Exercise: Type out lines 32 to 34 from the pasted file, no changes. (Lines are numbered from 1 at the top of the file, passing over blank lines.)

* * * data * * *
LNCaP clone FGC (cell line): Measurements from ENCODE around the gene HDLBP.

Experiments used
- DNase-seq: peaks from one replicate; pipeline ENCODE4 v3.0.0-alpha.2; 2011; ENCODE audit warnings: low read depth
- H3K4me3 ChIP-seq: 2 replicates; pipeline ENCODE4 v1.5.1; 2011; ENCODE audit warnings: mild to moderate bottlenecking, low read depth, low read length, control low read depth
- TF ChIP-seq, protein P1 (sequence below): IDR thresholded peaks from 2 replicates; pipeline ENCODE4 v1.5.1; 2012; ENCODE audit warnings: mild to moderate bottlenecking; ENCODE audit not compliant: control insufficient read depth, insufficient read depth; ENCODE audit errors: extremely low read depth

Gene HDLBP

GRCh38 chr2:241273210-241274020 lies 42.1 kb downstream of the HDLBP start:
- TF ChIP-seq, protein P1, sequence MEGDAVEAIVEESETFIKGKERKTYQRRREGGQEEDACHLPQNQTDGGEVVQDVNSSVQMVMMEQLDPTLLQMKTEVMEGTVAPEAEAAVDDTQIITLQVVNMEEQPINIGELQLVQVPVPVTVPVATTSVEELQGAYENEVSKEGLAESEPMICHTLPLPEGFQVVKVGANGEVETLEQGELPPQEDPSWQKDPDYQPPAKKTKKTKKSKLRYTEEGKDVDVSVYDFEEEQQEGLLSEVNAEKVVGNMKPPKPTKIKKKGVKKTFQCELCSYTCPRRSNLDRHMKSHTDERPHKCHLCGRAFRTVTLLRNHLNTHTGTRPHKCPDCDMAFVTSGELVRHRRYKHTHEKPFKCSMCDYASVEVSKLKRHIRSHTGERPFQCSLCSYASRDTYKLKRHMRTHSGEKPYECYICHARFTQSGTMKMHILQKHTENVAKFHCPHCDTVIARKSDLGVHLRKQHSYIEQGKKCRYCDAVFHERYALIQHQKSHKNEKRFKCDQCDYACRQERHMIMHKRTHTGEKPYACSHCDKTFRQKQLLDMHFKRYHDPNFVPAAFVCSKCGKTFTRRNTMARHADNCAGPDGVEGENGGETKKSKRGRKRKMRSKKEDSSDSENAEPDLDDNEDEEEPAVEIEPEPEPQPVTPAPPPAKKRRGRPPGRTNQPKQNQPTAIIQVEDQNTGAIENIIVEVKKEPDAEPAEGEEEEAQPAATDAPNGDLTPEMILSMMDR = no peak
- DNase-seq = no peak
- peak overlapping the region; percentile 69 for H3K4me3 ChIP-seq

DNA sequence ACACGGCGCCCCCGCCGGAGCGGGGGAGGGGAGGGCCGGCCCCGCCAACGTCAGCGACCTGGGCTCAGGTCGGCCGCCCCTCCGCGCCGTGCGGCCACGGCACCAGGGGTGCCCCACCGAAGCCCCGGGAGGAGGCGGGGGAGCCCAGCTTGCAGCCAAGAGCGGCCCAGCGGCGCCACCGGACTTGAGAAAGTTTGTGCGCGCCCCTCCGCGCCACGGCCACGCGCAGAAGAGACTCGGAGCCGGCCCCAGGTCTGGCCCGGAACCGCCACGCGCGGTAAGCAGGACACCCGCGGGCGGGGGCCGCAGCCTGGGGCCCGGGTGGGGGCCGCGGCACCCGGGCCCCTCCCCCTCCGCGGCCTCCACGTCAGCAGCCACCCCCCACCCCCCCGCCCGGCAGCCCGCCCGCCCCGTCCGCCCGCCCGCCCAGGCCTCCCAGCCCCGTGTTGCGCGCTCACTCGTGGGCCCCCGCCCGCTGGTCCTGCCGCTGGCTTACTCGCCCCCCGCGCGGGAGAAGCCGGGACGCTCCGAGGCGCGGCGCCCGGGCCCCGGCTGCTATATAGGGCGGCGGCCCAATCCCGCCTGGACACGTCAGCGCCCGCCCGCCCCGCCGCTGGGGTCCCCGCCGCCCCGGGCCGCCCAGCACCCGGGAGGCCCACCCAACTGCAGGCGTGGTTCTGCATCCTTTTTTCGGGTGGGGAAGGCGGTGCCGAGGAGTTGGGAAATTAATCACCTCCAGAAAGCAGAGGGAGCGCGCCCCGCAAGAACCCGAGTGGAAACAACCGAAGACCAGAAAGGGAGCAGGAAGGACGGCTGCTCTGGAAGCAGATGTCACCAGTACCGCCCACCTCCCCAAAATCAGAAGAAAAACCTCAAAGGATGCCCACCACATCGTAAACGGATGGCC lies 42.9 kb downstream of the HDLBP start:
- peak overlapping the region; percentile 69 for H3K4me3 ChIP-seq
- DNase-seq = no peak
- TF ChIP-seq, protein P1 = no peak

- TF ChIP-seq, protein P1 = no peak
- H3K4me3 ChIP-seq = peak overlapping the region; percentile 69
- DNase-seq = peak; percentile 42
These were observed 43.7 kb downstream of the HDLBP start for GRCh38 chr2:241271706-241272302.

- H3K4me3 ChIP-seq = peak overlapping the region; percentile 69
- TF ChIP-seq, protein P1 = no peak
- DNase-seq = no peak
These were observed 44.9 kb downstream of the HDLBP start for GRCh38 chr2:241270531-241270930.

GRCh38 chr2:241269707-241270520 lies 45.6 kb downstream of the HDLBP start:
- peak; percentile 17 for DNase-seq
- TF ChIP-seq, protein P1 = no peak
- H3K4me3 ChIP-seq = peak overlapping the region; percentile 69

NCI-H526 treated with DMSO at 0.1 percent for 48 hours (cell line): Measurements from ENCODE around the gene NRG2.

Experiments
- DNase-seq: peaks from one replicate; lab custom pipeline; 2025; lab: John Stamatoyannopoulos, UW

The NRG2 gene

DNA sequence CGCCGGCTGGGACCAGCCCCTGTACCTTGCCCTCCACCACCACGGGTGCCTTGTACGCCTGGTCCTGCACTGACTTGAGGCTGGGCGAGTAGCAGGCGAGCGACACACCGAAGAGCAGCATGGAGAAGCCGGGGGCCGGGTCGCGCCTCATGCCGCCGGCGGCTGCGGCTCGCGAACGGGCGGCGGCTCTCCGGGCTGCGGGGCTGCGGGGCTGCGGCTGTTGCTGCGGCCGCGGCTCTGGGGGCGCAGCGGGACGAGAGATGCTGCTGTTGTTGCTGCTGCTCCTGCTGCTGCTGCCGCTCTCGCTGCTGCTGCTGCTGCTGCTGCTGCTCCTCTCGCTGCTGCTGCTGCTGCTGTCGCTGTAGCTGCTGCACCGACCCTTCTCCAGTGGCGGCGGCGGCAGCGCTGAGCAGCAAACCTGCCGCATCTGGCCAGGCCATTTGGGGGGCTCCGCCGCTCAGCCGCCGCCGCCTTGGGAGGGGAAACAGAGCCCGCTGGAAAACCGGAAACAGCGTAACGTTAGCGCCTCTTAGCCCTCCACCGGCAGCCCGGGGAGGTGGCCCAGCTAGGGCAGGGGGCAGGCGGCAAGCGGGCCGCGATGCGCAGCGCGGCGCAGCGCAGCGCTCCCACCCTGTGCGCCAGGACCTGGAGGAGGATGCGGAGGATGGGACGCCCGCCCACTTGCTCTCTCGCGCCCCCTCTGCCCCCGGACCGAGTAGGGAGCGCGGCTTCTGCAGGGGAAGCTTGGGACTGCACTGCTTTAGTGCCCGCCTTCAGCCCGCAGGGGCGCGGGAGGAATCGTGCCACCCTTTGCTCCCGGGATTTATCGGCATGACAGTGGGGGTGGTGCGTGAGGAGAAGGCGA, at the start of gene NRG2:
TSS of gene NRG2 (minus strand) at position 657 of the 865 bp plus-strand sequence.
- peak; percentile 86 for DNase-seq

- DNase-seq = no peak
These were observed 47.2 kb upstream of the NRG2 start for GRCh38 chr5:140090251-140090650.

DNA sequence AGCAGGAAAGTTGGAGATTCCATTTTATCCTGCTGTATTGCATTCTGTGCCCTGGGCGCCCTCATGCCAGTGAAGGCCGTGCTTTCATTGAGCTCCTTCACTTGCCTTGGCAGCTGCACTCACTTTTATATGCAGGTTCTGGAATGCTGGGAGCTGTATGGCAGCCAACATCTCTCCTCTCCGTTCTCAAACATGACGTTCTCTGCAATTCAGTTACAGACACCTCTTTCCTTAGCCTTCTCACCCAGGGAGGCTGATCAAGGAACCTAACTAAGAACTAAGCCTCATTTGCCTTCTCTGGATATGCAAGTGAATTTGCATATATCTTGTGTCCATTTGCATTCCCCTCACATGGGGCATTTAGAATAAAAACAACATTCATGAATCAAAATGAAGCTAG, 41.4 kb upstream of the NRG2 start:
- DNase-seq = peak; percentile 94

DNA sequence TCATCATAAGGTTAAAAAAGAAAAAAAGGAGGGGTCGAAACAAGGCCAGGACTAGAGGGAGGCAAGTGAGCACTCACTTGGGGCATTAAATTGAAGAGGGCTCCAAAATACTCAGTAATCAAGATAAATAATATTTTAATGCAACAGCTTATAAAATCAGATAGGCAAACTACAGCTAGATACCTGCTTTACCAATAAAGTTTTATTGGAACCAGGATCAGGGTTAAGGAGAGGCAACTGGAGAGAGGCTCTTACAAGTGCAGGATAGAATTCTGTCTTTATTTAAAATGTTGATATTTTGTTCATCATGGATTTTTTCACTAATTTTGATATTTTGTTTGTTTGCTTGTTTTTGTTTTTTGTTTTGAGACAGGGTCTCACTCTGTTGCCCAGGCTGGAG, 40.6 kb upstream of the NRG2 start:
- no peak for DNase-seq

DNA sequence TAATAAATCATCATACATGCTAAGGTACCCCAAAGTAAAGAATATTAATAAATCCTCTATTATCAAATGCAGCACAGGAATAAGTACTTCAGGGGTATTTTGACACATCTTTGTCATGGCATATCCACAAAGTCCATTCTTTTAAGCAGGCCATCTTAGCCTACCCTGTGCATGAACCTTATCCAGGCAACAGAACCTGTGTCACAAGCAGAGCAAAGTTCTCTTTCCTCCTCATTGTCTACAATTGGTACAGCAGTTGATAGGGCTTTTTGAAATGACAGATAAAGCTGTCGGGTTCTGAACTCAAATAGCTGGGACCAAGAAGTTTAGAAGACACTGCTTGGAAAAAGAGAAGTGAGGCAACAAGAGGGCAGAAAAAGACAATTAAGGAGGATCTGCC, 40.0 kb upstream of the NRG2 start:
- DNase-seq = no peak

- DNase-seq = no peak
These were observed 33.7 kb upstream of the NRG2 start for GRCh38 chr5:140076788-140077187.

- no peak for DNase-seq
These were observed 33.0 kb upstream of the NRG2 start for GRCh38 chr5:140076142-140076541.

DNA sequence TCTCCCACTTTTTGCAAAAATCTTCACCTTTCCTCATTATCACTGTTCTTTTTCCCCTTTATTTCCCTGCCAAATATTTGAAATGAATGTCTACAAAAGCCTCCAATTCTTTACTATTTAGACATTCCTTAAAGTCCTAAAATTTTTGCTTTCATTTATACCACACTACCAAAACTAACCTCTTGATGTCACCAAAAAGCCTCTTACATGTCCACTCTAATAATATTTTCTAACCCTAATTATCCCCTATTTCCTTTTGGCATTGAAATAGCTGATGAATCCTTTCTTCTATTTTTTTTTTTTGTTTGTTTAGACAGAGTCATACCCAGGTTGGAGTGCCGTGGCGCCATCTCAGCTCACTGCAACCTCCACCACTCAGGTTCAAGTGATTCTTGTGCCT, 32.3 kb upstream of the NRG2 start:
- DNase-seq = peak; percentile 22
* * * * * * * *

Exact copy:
TSS of gene NRG2 (minus strand) at position 657 of the 865 bp plus-strand sequence.
- peak; percentile 86 for DNase-seq

- DNase-seq = no peak